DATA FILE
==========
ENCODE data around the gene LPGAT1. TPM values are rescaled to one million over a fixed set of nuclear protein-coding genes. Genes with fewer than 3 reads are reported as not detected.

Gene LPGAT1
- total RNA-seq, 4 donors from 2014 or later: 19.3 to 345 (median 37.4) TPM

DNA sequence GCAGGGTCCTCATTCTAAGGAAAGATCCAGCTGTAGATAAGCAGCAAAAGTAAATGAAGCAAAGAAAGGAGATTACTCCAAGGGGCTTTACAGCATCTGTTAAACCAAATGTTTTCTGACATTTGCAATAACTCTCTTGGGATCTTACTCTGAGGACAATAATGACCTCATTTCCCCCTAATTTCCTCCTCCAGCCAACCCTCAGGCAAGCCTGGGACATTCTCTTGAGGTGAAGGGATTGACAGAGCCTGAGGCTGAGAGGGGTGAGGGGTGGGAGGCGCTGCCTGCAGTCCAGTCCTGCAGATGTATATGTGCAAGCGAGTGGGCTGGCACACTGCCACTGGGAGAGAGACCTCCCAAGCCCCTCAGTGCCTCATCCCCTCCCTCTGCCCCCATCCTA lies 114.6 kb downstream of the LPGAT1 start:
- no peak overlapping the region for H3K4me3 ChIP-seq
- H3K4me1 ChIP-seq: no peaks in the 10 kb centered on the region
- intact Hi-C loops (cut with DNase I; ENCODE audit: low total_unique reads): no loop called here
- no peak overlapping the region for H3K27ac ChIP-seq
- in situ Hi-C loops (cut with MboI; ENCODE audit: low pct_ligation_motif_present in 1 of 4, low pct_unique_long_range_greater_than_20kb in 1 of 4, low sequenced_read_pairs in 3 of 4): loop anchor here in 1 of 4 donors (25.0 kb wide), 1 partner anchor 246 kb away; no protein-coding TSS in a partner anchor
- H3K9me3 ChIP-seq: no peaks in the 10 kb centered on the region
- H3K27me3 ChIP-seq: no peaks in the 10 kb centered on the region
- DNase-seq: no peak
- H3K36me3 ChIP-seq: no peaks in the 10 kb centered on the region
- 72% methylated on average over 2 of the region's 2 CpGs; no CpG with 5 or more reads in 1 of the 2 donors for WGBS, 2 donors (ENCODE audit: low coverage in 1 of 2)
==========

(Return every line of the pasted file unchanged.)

ENCODE data around the gene LPGAT1. TPM values are rescaled to one million over a fixed set of nuclear protein-coding genes. Genes with fewer than 3 reads are reported as not detected.

Gene LPGAT1
- total RNA-seq, 4 donors from 2014 or later: 19.3 to 345 (median 37.4) TPM

DNA sequence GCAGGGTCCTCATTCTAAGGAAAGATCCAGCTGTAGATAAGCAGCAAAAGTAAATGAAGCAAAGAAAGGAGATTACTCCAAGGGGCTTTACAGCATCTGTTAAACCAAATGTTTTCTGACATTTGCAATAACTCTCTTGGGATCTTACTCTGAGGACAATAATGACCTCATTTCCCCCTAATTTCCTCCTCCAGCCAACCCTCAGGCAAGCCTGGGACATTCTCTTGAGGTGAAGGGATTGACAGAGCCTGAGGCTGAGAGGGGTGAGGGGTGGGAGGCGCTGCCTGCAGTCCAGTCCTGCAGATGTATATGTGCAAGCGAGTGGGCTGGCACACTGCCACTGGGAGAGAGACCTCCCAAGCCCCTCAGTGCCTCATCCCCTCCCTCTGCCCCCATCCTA lies 114.6 kb downstream of the LPGAT1 start:
- no peak overlapping the region for H3K4me3 ChIP-seq
- H3K4me1 ChIP-seq: no peaks in the 10 kb centered on the region
- intact Hi-C loops (cut with DNase I; ENCODE audit: low total_unique reads): no loop called here
- no peak overlapping the region for H3K27ac ChIP-seq
- in situ Hi-C loops (cut with MboI; ENCODE audit: low pct_ligation_motif_present in 1 of 4, low pct_unique_long_range_greater_than_20kb in 1 of 4, low sequenced_read_pairs in 3 of 4): loop anchor here in 1 of 4 donors (25.0 kb wide), 1 partner anchor 246 kb away; no protein-coding TSS in a partner anchor
- H3K9me3 ChIP-seq: no peaks in the 10 kb centered on the region
- H3K27me3 ChIP-seq: no peaks in the 10 kb centered on the region
- DNase-seq: no peak
- H3K36me3 ChIP-seq: no peaks in the 10 kb centered on the region
- 72% methylated on average over 2 of the region's 2 CpGs; no CpG with 5 or more reads in 1 of the 2 donors for WGBS, 2 donors (ENCODE audit: low coverage in 1 of 2)